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cache type Lincoln Wheatbacks cache size

by Converted
(Finds: 0   Score: 0)   (Hidden: 1   Score: 2.5)

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Coordinates ( WGS-84 datum )
N 34° 10.987'   W 118° 52.715'
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Thousand Oaks ,    California    91360
United States    Near By Caches

Hidden On: 02 Apr 2003
Waypoint (Landmark): N0083A
Open Cache:    Personal use only
Cache type:    Normal
Cache size:    Micro

Difficulty:   gps half gps (easy)
Terrain:   gps (easy)
Misc: No drinking water! No restrooms (water closets) available Disabled access. Pets are allowed. Parking is available No fees!

Comments:


Maps are queued for generation.
Additional maps for this cache available at: topozone.com logo    mapquest.com logo


1909 marked a radical departure from the accepted styling of U.S. coins.


In honor of the 100th birthday of President Lincoln, Theodore Roosevelt commissioned sculptor Victor David Brenner to craft a portrait of Lincoln's head for the the obverse ("heads" side) of the new one cent piece.


This was considered radical because, at the time, no regular series U.S. coin had borne the portrait of an actual person. Public sentiment toward the former President swayed government officials to make the change.


The Lincoln cent also marks the first time that the words "IN GOD WE TRUST" appeared on a one cent piece. Interestingly, the legislation which permitted that phrase to appear on our coins was passed during President Lincoln's term in office.


The design chosen for the reverse (or "tails" side) of the coin was a simple pattern showing two wheatheads near the outside edge, with "ONE CENT", "UNITED STATES OF AMERICA" and "E PLURIBUS UNUM" (One out of many) in between.


This design went unchanged until 1959, when the Lincoln Memorial reverse, which is still in production today, was adopted.


While the design went unchanged, the composition of the coins didn't. Before World War II, cents were made from 95% copper and 5% zinc. During WWII, it was decided that the copper was necessary for the war effort. In 1943, the one cent coin was made using a steel alloy coated with zinc to prevent rust. An alloy very similar to the original was restored in 1944.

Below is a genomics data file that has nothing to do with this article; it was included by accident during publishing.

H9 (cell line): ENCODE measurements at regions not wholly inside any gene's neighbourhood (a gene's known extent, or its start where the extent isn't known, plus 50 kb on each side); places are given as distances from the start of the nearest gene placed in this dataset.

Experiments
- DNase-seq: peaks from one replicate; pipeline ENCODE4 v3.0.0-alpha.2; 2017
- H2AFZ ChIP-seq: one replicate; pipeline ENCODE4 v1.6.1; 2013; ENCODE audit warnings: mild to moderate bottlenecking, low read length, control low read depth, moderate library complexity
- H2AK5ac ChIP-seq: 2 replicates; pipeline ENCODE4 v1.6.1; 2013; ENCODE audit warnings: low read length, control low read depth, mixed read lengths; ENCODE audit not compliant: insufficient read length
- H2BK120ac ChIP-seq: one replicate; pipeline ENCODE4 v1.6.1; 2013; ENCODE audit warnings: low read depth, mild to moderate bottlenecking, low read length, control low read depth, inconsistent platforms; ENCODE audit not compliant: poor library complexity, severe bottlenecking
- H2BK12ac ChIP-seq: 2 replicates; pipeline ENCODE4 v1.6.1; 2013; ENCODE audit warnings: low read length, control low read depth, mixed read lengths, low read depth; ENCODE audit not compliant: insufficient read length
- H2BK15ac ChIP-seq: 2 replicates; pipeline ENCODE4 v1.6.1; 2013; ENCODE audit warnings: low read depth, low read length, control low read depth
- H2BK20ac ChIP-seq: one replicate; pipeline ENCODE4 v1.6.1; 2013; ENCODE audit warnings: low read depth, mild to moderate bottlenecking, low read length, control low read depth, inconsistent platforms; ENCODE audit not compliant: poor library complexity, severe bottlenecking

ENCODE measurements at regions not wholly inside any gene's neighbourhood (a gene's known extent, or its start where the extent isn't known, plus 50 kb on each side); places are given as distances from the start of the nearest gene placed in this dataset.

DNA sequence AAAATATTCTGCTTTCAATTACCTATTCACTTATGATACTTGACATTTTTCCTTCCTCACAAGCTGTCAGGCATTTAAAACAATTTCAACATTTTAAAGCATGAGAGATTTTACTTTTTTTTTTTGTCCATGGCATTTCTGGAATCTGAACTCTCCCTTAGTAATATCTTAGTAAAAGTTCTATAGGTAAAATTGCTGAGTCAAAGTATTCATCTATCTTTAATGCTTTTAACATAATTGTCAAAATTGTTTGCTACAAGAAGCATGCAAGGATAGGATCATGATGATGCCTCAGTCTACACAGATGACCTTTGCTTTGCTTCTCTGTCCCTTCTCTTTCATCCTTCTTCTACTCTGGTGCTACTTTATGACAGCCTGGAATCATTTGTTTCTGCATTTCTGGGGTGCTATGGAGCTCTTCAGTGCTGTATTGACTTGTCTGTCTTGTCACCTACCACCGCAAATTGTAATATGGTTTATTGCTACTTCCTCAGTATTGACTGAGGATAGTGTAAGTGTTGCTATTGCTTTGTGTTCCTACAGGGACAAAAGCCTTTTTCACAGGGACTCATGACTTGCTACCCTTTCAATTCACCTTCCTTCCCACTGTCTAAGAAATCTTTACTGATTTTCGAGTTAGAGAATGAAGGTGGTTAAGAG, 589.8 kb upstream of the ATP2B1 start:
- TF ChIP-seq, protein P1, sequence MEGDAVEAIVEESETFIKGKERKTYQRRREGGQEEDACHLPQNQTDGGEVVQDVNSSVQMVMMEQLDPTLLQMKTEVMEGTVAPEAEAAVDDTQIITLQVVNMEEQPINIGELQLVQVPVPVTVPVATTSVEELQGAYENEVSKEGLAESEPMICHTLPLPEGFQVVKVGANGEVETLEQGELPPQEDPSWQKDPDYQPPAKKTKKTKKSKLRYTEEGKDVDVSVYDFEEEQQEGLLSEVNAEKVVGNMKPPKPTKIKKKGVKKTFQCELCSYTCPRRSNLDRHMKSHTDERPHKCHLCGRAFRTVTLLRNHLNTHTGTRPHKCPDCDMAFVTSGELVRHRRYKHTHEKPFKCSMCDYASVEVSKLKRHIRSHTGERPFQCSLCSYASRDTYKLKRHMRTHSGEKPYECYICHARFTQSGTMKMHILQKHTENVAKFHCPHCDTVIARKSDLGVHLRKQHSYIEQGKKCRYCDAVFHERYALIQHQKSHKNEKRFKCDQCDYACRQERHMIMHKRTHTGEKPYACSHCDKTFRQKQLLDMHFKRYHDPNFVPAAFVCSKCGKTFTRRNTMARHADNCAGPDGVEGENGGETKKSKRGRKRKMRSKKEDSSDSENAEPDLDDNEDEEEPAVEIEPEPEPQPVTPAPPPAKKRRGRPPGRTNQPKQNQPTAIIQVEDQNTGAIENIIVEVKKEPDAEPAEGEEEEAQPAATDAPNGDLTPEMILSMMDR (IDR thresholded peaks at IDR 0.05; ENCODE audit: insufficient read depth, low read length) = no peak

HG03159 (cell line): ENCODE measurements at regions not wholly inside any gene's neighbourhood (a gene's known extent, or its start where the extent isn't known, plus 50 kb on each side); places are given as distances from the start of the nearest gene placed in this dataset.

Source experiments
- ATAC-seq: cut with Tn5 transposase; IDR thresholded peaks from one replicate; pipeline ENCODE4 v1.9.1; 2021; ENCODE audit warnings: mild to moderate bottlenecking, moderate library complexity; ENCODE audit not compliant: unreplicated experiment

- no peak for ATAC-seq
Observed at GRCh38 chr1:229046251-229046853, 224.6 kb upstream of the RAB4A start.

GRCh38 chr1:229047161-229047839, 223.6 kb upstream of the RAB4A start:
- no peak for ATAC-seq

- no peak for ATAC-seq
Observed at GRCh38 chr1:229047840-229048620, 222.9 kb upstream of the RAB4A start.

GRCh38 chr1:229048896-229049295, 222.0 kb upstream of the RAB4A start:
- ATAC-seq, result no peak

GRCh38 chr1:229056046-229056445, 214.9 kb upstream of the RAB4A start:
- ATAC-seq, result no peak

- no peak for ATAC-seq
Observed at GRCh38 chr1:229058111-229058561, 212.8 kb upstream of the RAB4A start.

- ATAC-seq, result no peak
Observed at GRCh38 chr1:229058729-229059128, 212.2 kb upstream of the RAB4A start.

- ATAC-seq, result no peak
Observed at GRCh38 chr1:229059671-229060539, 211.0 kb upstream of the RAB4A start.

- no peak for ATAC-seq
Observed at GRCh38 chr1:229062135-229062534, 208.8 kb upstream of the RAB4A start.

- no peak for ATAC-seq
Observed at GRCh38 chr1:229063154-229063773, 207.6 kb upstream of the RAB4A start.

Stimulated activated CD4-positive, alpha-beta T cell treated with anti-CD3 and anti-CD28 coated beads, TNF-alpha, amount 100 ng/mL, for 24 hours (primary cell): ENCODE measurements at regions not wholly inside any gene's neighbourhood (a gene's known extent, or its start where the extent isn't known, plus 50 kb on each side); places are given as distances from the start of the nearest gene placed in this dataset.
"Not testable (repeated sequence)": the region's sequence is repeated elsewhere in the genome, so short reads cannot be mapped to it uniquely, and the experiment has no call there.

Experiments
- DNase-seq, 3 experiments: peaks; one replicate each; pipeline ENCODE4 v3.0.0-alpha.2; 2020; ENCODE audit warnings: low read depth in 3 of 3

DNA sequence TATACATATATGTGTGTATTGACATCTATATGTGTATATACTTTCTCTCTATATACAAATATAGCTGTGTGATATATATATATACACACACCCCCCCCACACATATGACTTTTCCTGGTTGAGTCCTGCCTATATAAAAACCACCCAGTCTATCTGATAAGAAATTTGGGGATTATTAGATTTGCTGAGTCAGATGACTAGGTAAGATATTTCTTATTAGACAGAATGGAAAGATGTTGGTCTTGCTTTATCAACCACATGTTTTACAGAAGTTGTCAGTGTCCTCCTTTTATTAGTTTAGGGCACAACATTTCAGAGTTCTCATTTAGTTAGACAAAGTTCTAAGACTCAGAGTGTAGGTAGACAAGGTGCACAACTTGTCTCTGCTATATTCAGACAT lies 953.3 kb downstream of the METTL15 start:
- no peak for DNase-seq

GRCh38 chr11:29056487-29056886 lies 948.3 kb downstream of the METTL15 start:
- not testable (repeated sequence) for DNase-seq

More information about the history of the cent can be found at:

http://www.ustreas.gov/education/fact-sheets/currency/lincoln-cent.html.




This cache is an Altoids tin with a logsheet, a small packet of silica gel and a number of wheatback cents. I'm hoping that I can spark some interest among the Geocachers in my 2nd favorite hobby, numismatics (or coin collecting). Feel free to take a cent without leaving one. If you have some wheatbacks that you'd like to trade, that's fine too! :) Please leave the silica gel - it's there to keep the coins as dry as possible.


Be sure to hide the tin as well as or better than it was hidden when you found it.



Clue decoding tables - Top letter or symbol decodes to bottom letter or symbol:

A B C D E F G H I J K L M N O P Q R S T U V W X Y Z
N O P Q R S T U V W X Y Z A B C D E F G H I J K L M

! " # $ % & ' ( ) * + , - . / 0 1 2 3 4 5 6 7 8 9 : ; < = > ?
1 2 3 4 5 6 7 8 9 : ; < = > ? @ ! " # $ % & ' ( ) * + , - . /



Clues:    Do you normally cheat?
  • Hint 1 
    Top of the parking structure

  • Hint 2 
    In between planters next to handicapped parking sign




Note Add a Log Entry

CACHE LOGS - May contain hints(spoilers)!   

I found it! 25 Jun 2013 by  orionthehunter   (Finds: 1   Score: 2.5)   (Hidden: 0   Score: 0)
     Open Log:    Personal use only
it was very cool and not 8.6 miles to get to, it's way farther than that.
Note 01 Jun 2005 by  Converted   (Finds: 0   Score: 0)   (Hidden: 1   Score: 2.5)
     Open Log:    Personal use only
This cache has been removed. I couldn't find a way to delete/archive the cache, so I'm posting a note instead.

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